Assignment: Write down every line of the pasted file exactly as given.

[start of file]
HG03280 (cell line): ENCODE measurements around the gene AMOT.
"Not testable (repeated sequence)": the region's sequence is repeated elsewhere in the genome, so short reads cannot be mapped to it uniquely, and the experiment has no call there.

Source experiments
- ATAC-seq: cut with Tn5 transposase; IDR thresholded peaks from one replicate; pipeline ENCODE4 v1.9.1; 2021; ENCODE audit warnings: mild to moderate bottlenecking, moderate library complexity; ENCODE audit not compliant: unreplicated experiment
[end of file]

HG03280 (cell line): ENCODE measurements around the gene AMOT.
"Not testable (repeated sequence)": the region's sequence is repeated elsewhere in the genome, so short reads cannot be mapped to it uniquely, and the experiment has no call there.

Source experiments
- ATAC-seq: cut with Tn5 transposase; IDR thresholded peaks from one replicate; pipeline ENCODE4 v1.9.1; 2021; ENCODE audit warnings: mild to moderate bottlenecking, moderate library complexity; ENCODE audit not compliant: unreplicated experiment